Within a week, Winnipeg will be down two popular bakery shops.
Sleepy Owl Bread at 751 Wall St. shut its doors last Saturday. La Belle Baguette’s Ness Avenue location will follow suit next Saturday.
The pandemic played its role in both closures.
"We just kind of decided to reclaim our lives," said Joanne Toupin, who co-owned Sleepy Owl Bread with her husband Beau Burton.
Gone are the days of the couple spending a coffee break together around 5 a.m., after Burton’s bakery shift ended and before Toupin’s began.
"It’s almost like our marriage has been on pause for eight years," Toupin said.
The couple opened Sleepy Owl Bread on Wall Street in October of 2014. It was their first entrepreneurial venture — both are bakers by trade.
"We kind of always told ourselves, ‘We’re learning as we go, and if we don’t like it, we don’t have to keep doing it,’" Toupin said.
Business boomed: Burton might put in 60 to 70 hours a week, while Toupin worked another 50. Customers continued to order croissants and bread loaves throughout the pandemic.
The couple baked, managed books, maintained equipment and marketed their shop. The back-end work wasn’t either’s preference.
“We kind of always told ourselves, ‘We’re learning as we go, and if we don’t like it, we don’t have to keep doing it. ’” – Joanne Toupin
"We always thought, ‘It will get better when we get this next piece in place,’" she said. "(But) once we get that next piece in place, it’s like, ‘OK, there’s another thing to deal with.’"
They’d pause for three weeks — two in summer, one in winter — for vacations like camping trips.
"We were like, ‘I feel like we’re literally just living for those vacations,’" Toupin said.
This winter, the couple visited Toupin’s family in British Columbia. It "felt a lot harder than usual" to get back to work, Toupin said. She missed her family.
The typical pandemic reasons — the labour shortage, reduced income, major debt — didn’t deal death blows to Sleepy Owl Bread, Toupin said.
“We were like, ‘I feel like we’re literally just living for those vacations.’” – Joanne Toupin
Rather, the last two years shifted her perspective.
"Something like a pandemic really makes you question your core beliefs and who you are as a person," Toupin said, adding she and Burton reflected on what they wanted in life.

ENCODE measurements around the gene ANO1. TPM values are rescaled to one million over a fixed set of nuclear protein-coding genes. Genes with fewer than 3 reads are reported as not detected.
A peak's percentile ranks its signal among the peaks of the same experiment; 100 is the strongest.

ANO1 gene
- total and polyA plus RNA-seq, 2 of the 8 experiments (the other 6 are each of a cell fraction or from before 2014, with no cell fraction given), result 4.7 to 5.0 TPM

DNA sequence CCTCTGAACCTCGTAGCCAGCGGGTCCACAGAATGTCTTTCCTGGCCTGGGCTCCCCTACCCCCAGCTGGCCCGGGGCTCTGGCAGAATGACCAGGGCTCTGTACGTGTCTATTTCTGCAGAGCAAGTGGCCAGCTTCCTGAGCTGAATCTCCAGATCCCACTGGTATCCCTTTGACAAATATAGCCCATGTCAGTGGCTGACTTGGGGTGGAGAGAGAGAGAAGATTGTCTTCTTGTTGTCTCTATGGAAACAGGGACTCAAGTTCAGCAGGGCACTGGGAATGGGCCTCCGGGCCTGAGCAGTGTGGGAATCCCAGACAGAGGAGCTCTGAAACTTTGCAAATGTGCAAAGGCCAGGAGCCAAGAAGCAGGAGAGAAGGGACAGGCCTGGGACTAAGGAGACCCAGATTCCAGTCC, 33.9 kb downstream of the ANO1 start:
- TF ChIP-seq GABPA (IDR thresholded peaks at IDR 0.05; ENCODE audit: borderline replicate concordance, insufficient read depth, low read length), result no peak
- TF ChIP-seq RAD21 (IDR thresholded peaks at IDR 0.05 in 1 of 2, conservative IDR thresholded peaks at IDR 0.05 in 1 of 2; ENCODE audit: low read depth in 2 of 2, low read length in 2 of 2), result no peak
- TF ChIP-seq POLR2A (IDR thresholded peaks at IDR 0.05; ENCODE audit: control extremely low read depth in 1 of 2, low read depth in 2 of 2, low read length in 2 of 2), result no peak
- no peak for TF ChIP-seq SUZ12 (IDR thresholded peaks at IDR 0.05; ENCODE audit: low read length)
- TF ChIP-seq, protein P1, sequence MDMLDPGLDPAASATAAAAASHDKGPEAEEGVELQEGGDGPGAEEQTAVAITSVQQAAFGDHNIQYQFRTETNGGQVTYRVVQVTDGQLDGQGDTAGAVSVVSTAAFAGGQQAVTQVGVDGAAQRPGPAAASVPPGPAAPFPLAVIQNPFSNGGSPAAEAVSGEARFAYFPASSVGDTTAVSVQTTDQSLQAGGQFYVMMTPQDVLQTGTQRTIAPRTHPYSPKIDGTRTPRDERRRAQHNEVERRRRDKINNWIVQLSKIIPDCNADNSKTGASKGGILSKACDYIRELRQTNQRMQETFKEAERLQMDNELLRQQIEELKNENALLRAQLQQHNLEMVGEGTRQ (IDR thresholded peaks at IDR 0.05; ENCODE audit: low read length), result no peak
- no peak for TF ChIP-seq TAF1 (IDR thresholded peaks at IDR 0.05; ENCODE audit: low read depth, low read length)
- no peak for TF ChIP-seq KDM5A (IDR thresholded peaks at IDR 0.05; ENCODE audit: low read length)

Ending the business will bring more balance and family time with their 11-year-old son, Toupin said.
"(The pandemic) sped up the process, but I think it was coming either way," she said. "We were already burning out."
She and Burton are looking to sell or lease their space. She doesn’t know what’s next: though Burton would continue in the industry, Toupin is ready to look elsewhere.
But, they’re going on dates again. Picnics and walks weren’t easy to come by while Sleepy Owl Bread was open.
La Belle Baguette’s Ness Avenue closure is not the end of the company — there’s still the St. Boniface location.
"It was just getting a little crazy," said owner Alix Loiselle. "(The closure is) really just to solidify the business and take more control of it post-pandemic."
The company took on more wholesale clients to survive the pandemic. The Canadian Museum for Human Rights, the Centennial Concert Hall and coffee shops like Fools & Horses are among local institutions selling La Belle Baguette’s wares.
La Belle Baguette became busier than ever, between its new partners and its existing customers (Loiselle said the business would do up to 60 home deliveries daily).
“It was just getting a little crazy. (The closure is) really just to solidify the business and take more control of it post–pandemic.” – Alix Loiselle
Now, it’s too much: corporate events are rolling again, weddings are on and people are increasingly stopping by the shops. Production is snowballing, Loiselle said.
This, on top of the rising cost of ingredients and a lack of staff. Loiselle’s mother sometimes runs a storefront; his 13-year-old sister helps. It’s harder to make a profit, Loiselle said.
"(One store is) a lot easier to manage, logistically," he said.
He’ll transfer staff from the Ness Avenue location to St. Boniface. Some have chosen not to transition — they live in St. James and don’t drive — so Loiselle is looking for bilingual front-of-house workers.
"It’s really sad to… see people go, but the reality of the situation is that I just have to cut the business down a little bit and get things under control." – Alix Loiselle
"It’s really sad to… see people go, but the reality of the situation is that I just have to cut the business down a little bit and get things under control," Loiselle said.
In 2020, he was steps away from signing a lease for a third location. He’d envisioned a centralized production hub and stores around Winnipeg.
Loiselle said the current change is a good opportunity to reinvent and create new products. He might lease the Ness Avenue space to a new bakery.
"(You have) a responsibility to the community to kind of not just drop everything and run," Loiselle said.
Sleepy Owl Bread may also lease or sell to a new bakery, Toupin said.
Gabby is a big fan of people, writing and learning. She graduated from Red River College’s Creative Communications program in the spring of 2020.